There are a variety of skills to start with. I’ve decided to start with Managing Film Budgets (as opposed to creating a film budget). This is a vital step to any emerging producer or film accountant. It’s the natural precursor to actually licking the tip of the pencil and creating your own budget. In this series you’ll learn what a standard film budget looks like, how the columns are arranged, how to manipulate a budget as a manager, and how to control the processing. In 90% of the professional film projects you’ll work on, the budget will come to you in some kind of form – then you’ll need to massage it, have changes made to it, etc. That is you’ll need to manage it until it becomes “Locked” prior to the first day of production.

  1. Production Managing the Film Budget and Cost Reports – there are tons of experienced people who are ready to produce in some capacity, or who have the ability to Production Manage the physical production; however, many of those same people experienced in physical production of film and television haven’t any experience in managing budgets and cost reports. That’s a recipe for disaster and a short career. It’s also a very limiting factor to assistant film accountants who want to upgrade to the key film accountant. I will offer you a training solution with a minimum of inconvenience to your busy schedule. In this topic, for now, I am only doing the “Managing” series of webinars. Let’s leave the detailed budget preparation for later – also, I first need to ask permission from Movie Magic to use their software.
  2. Daily Hot Costs (Definition: a daily summary of the labor costs as compared to budget for the shooting crew as well as a way to declare other known over or under budgeted cost items; a working knowledge of cast and crew guild/union rules is required).

These vicious little monsters are the bane of every film accountant, Line Producer and UPM (Unit Production Manager). The Hot Costs have become VERY important to the studio production executives and financiers at every level. Not only is it difficult to get it done swiftly and accurately, but it’s difficult for the UPM and Line Producer to explain/defend the Hot Cost to the production executives up the line.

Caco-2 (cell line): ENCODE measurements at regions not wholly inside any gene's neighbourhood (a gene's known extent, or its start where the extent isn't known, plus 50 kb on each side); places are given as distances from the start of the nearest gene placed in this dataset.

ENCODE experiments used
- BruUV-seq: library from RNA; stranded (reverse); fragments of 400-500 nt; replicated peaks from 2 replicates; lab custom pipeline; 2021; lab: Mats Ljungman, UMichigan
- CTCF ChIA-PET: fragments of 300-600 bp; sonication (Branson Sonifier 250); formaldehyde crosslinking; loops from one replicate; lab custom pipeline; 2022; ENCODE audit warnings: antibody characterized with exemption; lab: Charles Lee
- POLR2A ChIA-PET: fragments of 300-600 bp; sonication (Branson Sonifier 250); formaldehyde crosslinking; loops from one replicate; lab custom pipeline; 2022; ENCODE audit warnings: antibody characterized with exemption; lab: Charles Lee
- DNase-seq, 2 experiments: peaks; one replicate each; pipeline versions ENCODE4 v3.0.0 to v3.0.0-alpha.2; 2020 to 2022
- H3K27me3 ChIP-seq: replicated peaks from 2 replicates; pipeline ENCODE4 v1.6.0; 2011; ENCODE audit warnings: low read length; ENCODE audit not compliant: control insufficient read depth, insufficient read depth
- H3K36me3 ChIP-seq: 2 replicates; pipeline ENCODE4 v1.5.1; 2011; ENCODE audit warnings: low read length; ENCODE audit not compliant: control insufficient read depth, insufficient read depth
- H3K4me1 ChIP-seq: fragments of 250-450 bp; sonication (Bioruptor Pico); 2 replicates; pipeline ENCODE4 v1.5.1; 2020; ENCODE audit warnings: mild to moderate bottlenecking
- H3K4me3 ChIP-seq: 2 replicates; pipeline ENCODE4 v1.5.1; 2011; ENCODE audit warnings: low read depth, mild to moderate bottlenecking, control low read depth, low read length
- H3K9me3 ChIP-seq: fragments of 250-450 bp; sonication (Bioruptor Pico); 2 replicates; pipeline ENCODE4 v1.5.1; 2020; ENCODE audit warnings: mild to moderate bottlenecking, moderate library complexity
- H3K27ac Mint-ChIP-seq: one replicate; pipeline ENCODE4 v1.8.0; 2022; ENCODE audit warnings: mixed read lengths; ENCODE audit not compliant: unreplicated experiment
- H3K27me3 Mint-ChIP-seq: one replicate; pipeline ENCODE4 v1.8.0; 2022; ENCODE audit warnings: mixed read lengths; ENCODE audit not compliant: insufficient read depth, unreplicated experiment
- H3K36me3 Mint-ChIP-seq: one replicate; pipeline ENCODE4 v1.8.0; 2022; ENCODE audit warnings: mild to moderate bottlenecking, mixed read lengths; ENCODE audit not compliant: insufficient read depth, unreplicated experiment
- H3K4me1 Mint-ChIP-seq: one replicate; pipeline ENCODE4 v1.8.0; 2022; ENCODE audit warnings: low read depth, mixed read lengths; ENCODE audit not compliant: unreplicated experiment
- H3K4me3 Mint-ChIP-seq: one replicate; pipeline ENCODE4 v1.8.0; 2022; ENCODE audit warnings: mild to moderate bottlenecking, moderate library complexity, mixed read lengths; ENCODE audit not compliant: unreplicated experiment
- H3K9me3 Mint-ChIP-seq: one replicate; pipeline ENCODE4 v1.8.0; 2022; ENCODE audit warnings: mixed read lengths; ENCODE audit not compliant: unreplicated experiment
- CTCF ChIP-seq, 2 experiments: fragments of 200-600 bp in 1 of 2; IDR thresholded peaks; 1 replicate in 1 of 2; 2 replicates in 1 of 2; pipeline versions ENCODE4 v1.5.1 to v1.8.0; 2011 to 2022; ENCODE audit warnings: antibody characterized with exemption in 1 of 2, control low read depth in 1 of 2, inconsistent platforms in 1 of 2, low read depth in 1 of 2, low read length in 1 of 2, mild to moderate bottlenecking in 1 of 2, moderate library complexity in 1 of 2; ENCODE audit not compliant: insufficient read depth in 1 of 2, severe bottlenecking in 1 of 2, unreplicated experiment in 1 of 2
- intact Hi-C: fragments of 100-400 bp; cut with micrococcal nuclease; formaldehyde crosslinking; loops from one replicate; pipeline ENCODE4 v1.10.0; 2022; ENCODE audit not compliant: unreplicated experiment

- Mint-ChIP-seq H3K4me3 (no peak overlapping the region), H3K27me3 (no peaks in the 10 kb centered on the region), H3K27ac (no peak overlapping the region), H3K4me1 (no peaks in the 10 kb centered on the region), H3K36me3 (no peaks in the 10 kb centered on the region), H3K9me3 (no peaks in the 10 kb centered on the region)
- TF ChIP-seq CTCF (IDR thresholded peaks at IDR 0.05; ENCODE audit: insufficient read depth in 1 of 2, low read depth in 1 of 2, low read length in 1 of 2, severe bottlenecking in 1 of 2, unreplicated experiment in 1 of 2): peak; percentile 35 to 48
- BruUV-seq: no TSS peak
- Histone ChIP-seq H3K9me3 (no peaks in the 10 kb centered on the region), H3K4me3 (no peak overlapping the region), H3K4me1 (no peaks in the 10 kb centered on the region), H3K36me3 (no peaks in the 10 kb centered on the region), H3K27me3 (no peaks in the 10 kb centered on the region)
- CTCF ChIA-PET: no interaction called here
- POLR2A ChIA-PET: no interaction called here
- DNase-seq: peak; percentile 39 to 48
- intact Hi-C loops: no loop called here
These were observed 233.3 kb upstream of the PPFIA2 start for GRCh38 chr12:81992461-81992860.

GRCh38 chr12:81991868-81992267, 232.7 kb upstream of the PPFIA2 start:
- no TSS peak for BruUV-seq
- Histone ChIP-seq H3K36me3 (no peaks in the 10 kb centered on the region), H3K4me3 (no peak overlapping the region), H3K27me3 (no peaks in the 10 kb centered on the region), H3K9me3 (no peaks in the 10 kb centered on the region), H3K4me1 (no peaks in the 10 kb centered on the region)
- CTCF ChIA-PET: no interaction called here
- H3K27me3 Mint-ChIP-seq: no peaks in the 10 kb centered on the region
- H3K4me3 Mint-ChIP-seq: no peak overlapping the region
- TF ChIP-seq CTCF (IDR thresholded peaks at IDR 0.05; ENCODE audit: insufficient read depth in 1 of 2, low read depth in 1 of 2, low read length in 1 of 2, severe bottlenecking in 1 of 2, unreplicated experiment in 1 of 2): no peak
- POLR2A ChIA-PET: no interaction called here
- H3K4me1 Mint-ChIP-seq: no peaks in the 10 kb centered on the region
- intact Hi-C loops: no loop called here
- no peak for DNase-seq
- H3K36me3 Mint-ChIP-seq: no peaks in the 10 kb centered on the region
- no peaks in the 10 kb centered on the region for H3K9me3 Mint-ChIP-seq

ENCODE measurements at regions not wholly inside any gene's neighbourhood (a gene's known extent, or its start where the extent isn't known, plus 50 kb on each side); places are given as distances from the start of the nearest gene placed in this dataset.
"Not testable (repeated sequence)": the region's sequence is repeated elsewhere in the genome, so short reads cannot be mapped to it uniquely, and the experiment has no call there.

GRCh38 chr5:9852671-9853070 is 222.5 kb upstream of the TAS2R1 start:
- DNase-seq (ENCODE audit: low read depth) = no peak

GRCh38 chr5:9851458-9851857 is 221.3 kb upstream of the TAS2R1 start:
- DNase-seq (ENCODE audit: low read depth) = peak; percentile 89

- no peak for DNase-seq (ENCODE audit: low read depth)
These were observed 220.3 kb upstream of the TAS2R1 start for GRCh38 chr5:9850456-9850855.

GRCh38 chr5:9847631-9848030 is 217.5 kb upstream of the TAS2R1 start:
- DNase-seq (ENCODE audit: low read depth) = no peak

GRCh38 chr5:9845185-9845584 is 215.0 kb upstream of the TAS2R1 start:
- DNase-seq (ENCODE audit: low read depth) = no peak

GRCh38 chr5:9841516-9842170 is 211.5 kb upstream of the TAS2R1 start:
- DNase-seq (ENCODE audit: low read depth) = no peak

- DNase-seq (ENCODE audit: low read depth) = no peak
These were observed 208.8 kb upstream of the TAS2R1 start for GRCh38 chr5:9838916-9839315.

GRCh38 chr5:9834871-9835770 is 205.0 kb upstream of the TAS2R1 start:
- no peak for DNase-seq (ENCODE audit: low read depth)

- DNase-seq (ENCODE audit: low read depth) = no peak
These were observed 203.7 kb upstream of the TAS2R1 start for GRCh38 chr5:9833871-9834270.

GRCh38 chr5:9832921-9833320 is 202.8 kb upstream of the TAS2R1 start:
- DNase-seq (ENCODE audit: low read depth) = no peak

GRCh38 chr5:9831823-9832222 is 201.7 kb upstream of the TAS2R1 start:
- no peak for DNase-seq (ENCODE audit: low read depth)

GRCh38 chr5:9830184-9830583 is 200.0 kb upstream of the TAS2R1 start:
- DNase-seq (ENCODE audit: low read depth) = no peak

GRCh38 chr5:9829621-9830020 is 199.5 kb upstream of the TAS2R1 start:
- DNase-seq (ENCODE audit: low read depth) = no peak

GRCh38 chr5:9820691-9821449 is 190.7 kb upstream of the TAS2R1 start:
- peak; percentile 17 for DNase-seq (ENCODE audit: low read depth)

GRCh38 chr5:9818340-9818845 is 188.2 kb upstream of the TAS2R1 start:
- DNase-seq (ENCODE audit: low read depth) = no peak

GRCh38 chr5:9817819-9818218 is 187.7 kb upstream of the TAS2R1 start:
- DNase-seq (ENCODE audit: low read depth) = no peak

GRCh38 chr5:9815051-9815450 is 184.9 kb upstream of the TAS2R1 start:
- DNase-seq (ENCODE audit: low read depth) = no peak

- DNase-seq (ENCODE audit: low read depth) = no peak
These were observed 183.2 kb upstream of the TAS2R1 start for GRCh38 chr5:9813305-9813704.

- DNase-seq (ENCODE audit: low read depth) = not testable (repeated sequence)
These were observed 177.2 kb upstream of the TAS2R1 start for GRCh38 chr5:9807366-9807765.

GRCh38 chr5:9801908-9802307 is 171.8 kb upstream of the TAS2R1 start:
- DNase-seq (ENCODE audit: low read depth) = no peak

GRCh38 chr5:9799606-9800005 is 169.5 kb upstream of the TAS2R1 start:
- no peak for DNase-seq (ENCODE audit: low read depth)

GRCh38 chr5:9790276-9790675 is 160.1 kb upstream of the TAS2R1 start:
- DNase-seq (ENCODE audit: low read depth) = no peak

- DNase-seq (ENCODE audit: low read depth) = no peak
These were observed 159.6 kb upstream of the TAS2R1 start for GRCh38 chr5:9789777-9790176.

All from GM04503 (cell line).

Essentially the Hot Cost is a daily cost report comparing the budgeted costs with actual costs for the cast, crew and background extras (and a few other things, but those other things are minor when compared to cast, crew and extras). The Hot Cost is completed every morning by the Production Accountant for the previous day’s shoot.

The Line Producer and UPM need to understand it and sign off on it before the Production Accountant sends it along to both the Production Executives and the Financial Executives (including the Bond Company if the production is an Indie).

First Level of Understanding: There are definitely two different skill sets we’re talking about here. The first level of understanding is simply to be able to read it and manage it. You’ll need a basic understanding of the SAG Rules, and an understanding of the terms “Worked Hours” and “Pay Hours”. You’ll also need a basic understanding of IATSE contracts in general. This first introductory level is for Line Producers, UPM’s and Producers.

It’s not just the job of the film accountant to know what’s going on with the Hot Cost. The UPM and Line Producer are just as much in the hot seat as the accountant is.

Second Level of Understanding: The second, and more detailed level of understanding, is being able to calculate the Daily Hot Cost. This requires a good understanding the payroll rules associated with SAG, DGA, IATSE and Teamsters. It doesn’t mean that you have to be perfect. But it does mean that you understand the rules. So, I have taken special trouble to provide references to exact clauses in the payroll contracts that refer to:

–         Overtime

–         Rest Periods

–         Meal Penalties

These are what I call the Producer’s Three Sins.

In this series we look at each union or guild, one at a time, until we cover the rules associated with Cast (SAG), Assistant Directors (DGA), Crew (IATSE – especially Low Budget National Agreement) – and Teamsters.

In each case I will provide Excel templates and a pdf copy of the appropriate contract. Unfortunately I can’t cover all of the contracts on the West Coast (there are many Locals in California), but I can give yu a familiarity with the contracts and show you how easy it really is to pull out the payroll relevant clauses. What appears daunting is really only a few clauses that are applicable.


Note that each recorded webinar has attached to it, through an ingenious web site called, all of the materials used in that webinar and all files are easily downloadable – such as template budgets in Excel and MMB, Guild/Union agreements, vital links, gross payroll calculating templates, actual cost reports, template cost reports, etc.

AGENDA- next part

About filmproduction
I have worked in the film production industry since 1985, working on over 50 different productions of every size in 6 different countries. My self-published book, "Walk The Talk" is written in an easy to read manner for film students and working professionals who haven't had the chance to learn how to 'Direct the Money'.

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